No. This is a huge oversimplification of what took place. There was no way to do this for the vast numbers of people that were displaced by the almost total economic collapse of the region. You simply can not impose your experience on the millions of people that were forced to leave.

And as a native Floridian, my Mother hated Cleveland and cried for joy when we left.
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Old 03-13-2015, 12:49 PM
 
Location: Polish Hill, Pittsburgh, PA
29,617 posts, read 65,648,793 times
Reputation: 15050
Quote:
Originally Posted by JMatl View Post
No. This is a huge oversimplification of what took place. There was no way to do this for the vast numbers of people that were displaced by the almost total economic collapse of the region. You simply can not impose your experience on the millions of people that were forced to leave.

And as a native Floridian, my Mother hated Cleveland and cried for joy when we left.
Good for your mother for hating Cleveland and leaving instead of hating Cleveland and sticking around so those who LOVED Cleveland could have an easier time trying to revitalize it without bitter people around.

People often just aren't willing to make personal financial sacrifices during economic downturns. The national unemployment rate was 10% just a few years ago. It wasn't much higher than that in Cleveland or Pittsburgh in the 1980s when their former primary industries went belly-up. Even during the "Great Recession" when the unemployment rate was indeed 10% I had a very hard time recruiting people to work for our business as delivery drivers because it was easier for the long-term unemployed to bellyache for month after month "there's no jobs" (as I beat them over the head with "Help Wanted" signs) and collecting unemployment because they wanted to instantly make the same salary they made before they were laid off instead of actually taking jobs "beneath" them and working hard to scrape by until conditions improved, like my father did and like I'm doing now until I have enough saved to open my business venture here in Pittsburgh.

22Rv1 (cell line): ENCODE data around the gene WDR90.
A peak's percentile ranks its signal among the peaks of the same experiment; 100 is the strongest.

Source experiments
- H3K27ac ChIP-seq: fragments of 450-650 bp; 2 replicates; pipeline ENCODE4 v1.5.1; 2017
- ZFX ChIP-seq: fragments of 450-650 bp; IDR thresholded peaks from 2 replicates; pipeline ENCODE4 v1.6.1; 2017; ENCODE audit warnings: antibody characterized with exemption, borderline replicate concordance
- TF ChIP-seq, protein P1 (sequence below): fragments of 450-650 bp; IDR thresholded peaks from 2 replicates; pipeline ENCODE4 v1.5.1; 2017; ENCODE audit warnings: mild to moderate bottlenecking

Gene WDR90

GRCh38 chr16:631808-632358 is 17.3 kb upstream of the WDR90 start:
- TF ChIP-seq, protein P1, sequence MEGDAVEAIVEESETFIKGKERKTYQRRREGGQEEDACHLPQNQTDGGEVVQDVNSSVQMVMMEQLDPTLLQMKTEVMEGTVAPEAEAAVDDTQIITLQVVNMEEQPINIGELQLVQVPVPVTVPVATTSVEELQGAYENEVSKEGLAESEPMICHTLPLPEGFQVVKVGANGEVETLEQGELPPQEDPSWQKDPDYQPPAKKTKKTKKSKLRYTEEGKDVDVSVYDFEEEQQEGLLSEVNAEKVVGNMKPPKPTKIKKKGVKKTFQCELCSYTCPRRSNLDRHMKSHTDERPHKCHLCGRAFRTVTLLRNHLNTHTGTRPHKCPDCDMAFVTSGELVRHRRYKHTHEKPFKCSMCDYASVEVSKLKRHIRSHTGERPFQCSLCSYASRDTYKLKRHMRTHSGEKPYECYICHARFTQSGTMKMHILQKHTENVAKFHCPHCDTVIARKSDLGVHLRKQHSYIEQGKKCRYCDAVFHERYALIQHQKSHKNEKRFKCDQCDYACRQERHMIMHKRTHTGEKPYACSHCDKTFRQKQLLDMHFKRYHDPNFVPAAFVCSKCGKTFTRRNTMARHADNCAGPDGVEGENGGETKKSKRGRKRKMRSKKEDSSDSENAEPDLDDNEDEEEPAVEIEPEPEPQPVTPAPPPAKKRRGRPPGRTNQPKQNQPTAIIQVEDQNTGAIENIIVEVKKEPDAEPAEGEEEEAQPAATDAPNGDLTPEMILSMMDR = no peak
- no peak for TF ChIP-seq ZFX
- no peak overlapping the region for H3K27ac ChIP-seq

How many former steel workers just spouted sour grapes in the 1980s instead of trying to get retrained, going back to school, working two menials jobs concurrently to make what they were making at their one former job, etc.? It was a path of lesser resistance to leave Cleveland, Akron, Youngstown, Pittsburgh, New Castle, Altoona, Wheeling, etc. in the dust to follow the promise of "more money" in the Sunbelt than to get all "bootstrappy" to make a go of it in the city they all lived in.

So the mill laid you off and went belly-up. You were making $50,000/year as a foreman. What was stopping those people from making $25,000/year doing something else; working a second part-time gig at night as a bartender, janitor, server, delivery driver, etc. for $15,000/year, and learning to live on that $40,000/year vs. $50,000/year while looking for something better, getting retrained, going back to school, opening a business, etc.?

As long as I'm physically able-bodied to work and earn a living for myself I don't mind working menial positions in order to nobly get myself by in a city I love instead of abandoning the city like so many others did.
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Old 03-13-2015, 01:04 PM
Status: "Ready for Fall" (set 20 days ago)
 
Location: Atlanta
4,644 posts, read 3,012,162 times
Reputation: 3857
Quote:
Originally Posted by SteelCityRising View Post